For a whole hour following European Commissioner for Justice, Viviane Reding, privacy was the hot topic at the DLD12 conference, with speakers and panelists sparring over this sensitive issue.
Dean Hachamovitch, corporate vice president of Microsoft (pictured above), started off the hour by demonstrating the tracking protection device built in Internet Explorer 9. Explaining that “not all tracking is bad tracking”, he said that IE9 allows users to adopt specific privacy criteria.
According to Hachamovitch, improving privacy on the Web will require cooperation between governments, entrepreneurs, the media and consumers groups. One way IE9 fosters this cooperation is by allowing privacy groups and users to create lists for tracking protection. It has been a real success, he said. Starting with half a dozen, the number of lists rose to more than 20 worldwide. Hachamovitch cited the example of Simon Davies and Alexander Hanff, two privacy advocates, who release tracking protection lists aimed specifically at shielding children from inappropriate content.
Andrew Keen, author of “Digital Vertigo: An Anti-Social Manifesto”, then took to the stage. With a sense of irony, he started by quoting Facebook’s Sheryl Sandberg: “this shift to authenticity will take getting used to and will elicit cries of lost privacy”.
“Well I am one of the criers,” he said. He admitted that “we can’t be conservative and go back to the old world, but we have to realise the danger of this new world.” Citing the dangers of oppressive governments, online companies turning a profit by selling user data and “democratic totalitarianism”, he said “we are becoming our own Big Brother”. Keen’s solution: rehabilitating solitude. “We need to learn to live on our own,” he concluded.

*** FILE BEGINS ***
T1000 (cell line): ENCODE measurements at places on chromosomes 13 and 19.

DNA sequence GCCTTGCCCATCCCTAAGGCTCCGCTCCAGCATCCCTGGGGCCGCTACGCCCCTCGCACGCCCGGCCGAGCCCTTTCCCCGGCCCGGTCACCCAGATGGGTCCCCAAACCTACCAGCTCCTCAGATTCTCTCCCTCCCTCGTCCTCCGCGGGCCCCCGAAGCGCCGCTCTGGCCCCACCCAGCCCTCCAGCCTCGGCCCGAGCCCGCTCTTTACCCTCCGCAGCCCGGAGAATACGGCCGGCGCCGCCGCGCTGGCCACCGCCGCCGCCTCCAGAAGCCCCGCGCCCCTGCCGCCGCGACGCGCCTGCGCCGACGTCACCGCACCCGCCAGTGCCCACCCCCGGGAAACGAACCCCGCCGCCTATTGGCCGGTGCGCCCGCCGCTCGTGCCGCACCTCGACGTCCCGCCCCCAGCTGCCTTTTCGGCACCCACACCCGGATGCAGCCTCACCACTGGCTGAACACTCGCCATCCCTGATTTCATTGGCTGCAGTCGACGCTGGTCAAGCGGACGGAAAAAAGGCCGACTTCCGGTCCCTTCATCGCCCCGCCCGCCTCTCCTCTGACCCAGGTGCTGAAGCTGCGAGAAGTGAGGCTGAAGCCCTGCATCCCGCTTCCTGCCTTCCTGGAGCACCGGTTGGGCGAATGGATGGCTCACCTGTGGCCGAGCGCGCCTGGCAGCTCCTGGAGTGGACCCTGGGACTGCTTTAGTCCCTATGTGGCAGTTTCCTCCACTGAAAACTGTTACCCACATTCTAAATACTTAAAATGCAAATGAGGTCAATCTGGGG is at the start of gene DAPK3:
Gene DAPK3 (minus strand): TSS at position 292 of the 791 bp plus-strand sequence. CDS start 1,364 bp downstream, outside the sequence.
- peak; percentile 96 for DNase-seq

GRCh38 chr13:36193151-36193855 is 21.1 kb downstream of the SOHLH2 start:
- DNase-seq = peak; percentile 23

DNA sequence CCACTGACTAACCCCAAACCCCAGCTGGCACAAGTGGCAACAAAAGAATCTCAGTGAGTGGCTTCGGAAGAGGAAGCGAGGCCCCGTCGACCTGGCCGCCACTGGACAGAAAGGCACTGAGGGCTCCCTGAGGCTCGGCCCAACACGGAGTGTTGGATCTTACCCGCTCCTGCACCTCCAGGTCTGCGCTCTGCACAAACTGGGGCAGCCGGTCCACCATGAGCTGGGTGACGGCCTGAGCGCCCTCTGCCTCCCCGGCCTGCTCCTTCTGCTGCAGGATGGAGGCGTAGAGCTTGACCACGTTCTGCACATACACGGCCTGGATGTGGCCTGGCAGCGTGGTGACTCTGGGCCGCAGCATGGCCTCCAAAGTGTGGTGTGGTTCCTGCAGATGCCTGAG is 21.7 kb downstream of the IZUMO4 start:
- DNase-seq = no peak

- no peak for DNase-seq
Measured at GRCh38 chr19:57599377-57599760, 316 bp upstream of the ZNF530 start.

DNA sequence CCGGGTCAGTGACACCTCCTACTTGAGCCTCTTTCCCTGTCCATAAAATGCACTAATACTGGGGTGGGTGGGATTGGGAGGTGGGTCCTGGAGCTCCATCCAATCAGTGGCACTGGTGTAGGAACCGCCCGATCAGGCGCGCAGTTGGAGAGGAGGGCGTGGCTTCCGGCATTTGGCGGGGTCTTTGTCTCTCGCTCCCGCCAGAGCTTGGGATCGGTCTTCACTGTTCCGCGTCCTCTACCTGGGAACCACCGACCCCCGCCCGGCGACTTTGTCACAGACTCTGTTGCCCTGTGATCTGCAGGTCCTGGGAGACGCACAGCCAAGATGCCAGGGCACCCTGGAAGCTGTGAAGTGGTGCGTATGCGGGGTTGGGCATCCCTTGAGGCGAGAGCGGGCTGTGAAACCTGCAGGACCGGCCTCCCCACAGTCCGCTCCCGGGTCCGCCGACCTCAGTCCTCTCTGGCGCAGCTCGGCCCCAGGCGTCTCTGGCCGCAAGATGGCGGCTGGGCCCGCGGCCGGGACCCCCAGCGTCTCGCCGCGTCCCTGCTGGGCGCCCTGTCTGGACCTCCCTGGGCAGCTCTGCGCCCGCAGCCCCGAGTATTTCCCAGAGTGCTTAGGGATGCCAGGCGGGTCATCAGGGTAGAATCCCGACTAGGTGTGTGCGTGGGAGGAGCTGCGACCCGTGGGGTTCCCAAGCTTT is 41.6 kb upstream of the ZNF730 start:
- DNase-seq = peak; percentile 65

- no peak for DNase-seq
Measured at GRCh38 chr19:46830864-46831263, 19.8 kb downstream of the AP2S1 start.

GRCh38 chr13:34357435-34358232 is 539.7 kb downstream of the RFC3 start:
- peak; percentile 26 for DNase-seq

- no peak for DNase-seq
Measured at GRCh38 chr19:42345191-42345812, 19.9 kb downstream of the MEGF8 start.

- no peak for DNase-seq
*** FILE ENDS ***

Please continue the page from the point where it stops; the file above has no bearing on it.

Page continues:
The panel then started with Christopher Poole (4chan and Canv.as), Stefan Gross-Selbeck (Xing) and Sebastian Nerz (Pirate Party), moderated by Nick Bilton from the New York Times. Nerz emphasized the importance of our times: “for the first time in history, we have to make the decision for ourselves about what constitutes privacy”.
Poole (left) listening to Gross-Selbeck during the panel
To the question of whether social media should allow anonymity online, Poole, a vocal defender of this cause, said “it is always good if people have the option.” Gross-Selbeck was more prone to following the logic of the market. “We should leave it to the market: if there’s a demand for anonymity online, there will be products made to meet this demand.” For Nerz (pictured below), it is clear that “there is no real freedom of speech without anonymity online”.
During the concluding segment, the question of selling personal data to advertisers popped up again. Gross-Selbeck begged for “not more regulations in Europe, but smarter regulation” insisting on the fact that “data is the oil of the 21st century”.